Dismay at the news that the internationally-renowned Seagram Museum in Waterloo, Ontario, would be closing in 1997 was tempered with interest by the University of Waterloo Library when it became the beneficiary of two significant portions of the museum's collections.
The "world's finest collection on the beverage alcohol industry"—some 900 volumes dating from 1554 to the 20th century—was donated, accompanied by the only extant archives of the Seagram family and the Seagram plant up to 1929. The book and archival collections complemented the existing research collections in the fields of chemistry, chemical engineering, the history of technology as well as decorative arts, temperance, and the area's urban and local history. Highlighted by traditional as well as electronic exhibits, the collection draws inquiries from around the world ranging from requests for help in identifying "an old bottle of whiskey discovered during house renovations" and clandestine activities during the prohibition era to studies on turn-of-the-century Canadian commercial history.
Earliest of the imprints collected by the former museum, the only one in the world interpreting both wine and spirits, is Konrad Gesner's vellum-bound book on distillation, De secretis remediis liber (1554). Among the other often irreplaceable volumes is the first edition of Livre du vigneron et du fabricant de cidre…et autres vins de fruits, by Joseph Mauny de Mornay (1838). Superb among the 20th-century imprints is the first edition of the seven volumes of Traité général de viticulture: ampélographie by Pierre Viala and Victor Vermorel (1901–1910) illustrated by chromolithographic portraits of grape clusters, all exceptionally beautiful.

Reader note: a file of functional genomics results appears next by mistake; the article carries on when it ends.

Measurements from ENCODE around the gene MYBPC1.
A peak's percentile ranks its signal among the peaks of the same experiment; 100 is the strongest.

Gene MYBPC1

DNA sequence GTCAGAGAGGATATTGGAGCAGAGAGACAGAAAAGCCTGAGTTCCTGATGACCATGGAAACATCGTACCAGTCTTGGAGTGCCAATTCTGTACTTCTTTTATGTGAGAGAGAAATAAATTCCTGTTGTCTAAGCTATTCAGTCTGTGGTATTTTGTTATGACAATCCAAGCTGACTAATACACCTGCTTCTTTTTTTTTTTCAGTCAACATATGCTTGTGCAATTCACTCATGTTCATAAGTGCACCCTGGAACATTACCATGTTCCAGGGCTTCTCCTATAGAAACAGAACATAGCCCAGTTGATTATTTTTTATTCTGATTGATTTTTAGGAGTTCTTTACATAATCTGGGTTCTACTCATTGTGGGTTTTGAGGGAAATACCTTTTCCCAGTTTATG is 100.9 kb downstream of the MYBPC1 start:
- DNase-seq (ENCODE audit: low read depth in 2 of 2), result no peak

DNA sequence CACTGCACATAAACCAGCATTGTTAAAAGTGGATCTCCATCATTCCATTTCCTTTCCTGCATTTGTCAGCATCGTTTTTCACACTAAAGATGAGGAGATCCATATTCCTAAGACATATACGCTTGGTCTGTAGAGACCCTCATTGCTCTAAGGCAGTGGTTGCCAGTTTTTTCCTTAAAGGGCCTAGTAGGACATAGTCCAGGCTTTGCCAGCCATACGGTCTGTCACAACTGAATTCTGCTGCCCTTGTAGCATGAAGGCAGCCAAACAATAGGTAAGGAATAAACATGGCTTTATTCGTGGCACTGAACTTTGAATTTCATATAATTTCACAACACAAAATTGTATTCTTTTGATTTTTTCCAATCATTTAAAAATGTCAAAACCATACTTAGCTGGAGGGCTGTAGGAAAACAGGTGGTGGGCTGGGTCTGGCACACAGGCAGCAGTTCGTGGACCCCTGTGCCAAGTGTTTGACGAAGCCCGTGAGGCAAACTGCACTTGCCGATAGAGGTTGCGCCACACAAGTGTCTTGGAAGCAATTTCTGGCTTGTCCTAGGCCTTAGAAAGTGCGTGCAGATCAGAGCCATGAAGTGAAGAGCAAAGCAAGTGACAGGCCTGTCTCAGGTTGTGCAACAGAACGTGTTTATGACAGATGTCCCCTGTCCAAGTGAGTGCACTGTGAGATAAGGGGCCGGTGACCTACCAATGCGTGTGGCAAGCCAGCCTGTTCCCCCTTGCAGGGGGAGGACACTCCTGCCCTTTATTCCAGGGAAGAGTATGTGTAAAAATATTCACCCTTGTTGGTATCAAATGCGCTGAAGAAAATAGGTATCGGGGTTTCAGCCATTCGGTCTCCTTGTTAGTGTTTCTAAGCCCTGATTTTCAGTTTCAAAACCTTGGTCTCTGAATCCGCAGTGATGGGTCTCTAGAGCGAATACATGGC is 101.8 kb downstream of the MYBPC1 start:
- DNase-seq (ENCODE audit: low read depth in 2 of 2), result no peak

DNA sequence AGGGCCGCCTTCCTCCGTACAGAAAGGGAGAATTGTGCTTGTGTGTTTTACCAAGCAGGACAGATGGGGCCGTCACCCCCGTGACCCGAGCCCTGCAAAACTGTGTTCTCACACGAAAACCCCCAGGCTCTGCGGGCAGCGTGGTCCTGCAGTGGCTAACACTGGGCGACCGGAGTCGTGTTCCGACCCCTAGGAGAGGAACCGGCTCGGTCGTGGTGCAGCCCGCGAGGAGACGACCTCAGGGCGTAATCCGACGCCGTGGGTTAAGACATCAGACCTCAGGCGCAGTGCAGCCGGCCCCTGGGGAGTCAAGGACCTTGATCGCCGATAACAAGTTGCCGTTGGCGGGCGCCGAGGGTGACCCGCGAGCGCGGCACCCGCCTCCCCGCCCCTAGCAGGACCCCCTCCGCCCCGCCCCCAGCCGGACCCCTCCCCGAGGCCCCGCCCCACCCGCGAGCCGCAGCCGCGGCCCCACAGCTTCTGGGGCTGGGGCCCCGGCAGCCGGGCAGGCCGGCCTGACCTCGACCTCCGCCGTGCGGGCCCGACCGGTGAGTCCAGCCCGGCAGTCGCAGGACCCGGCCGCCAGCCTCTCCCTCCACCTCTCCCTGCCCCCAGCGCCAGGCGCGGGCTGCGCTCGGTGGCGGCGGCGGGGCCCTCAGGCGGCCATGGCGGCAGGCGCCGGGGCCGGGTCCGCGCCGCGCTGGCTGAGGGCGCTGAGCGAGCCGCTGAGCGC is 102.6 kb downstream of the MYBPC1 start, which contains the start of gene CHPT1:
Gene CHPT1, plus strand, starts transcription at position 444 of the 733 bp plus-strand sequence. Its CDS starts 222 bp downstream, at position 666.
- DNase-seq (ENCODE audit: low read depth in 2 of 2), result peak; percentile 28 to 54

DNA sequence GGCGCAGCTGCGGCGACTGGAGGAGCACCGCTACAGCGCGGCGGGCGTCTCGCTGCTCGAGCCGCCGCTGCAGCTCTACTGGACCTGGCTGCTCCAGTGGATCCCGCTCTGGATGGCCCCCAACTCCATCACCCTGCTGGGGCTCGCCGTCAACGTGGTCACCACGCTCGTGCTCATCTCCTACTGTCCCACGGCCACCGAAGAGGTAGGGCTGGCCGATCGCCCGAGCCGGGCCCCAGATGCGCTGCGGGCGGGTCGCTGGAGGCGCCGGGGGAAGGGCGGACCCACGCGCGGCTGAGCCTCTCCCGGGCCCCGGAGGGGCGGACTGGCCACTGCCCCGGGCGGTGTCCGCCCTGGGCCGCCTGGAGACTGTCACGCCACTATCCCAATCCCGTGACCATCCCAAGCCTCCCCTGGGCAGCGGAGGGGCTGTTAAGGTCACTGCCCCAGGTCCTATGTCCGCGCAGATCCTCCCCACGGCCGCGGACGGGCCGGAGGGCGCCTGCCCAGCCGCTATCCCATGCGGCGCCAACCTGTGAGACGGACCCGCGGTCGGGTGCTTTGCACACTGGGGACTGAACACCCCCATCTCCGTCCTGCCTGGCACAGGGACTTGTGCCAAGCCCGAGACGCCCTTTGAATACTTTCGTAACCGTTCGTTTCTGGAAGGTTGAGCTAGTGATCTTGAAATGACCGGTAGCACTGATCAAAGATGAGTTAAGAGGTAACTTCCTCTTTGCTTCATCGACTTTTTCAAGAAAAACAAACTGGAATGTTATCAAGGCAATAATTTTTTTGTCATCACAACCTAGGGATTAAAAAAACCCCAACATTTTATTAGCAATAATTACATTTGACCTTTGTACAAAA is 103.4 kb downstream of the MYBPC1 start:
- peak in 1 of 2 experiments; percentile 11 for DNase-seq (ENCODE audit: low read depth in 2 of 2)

In addition, and of importance to social history, the library acquired significant resources on drinking habits and social customs surrounding the beverage industry—thus one finds a 19th-century pamphlet by the "father of the Temperance movement," Dr. Benjamin Rush, next to the rare example of high art deco entitled The Savoy Cocktail Book in its 1930 first edition.
Equally noteworthy for researchers in fine and book arts are the decorative features of many books, including the binding of the 1738 edition of Smith's A Compleat Body of Distilling, which has wine glasses embossed and stamped in gilt on the spine. Most unique is the treatment of Instructions for Surveyors of the Distillery and Brandy (1754) with a companion set of instructions for distillery officers which were bound in a brilliant red leather dos-a-dos binding.
The archival collections that were donated by the museum document one of Canada's most prominent, successful, and oldest business families, the Seagrams. Their company's business records, while incomplete in some areas, nevertheless provide information on the liquor industry and include product labels and printed ephemera as well as exceptional photographs. In addition, certain series, such as the 1788–1846 letters of Canadian wine merchants, provide unique insights into the drinking habits of the time and problems with supply and demand of liquor. A significant donation of family material came from the home of Joseph Edward Frowde Seagram, grandson of the company's founder, Joseph Emm Seagram.
Collection Profile and Overview: Susan Mavor
Illustrations: Chris Hughes